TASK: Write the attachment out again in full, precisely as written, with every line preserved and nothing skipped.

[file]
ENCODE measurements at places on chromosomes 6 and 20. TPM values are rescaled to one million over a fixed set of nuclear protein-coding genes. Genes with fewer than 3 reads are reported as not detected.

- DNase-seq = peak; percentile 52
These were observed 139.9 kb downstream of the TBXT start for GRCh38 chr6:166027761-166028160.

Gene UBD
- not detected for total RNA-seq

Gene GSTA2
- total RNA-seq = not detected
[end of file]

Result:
ENCODE measurements at places on chromosomes 6 and 20. TPM values are rescaled to one million over a fixed set of nuclear protein-coding genes. Genes with fewer than 3 reads are reported as not detected.

- DNase-seq = peak; percentile 52
These were observed 139.9 kb downstream of the TBXT start for GRCh38 chr6:166027761-166028160.

Gene UBD
- not detected for total RNA-seq

Gene GSTA2
- total RNA-seq = not detected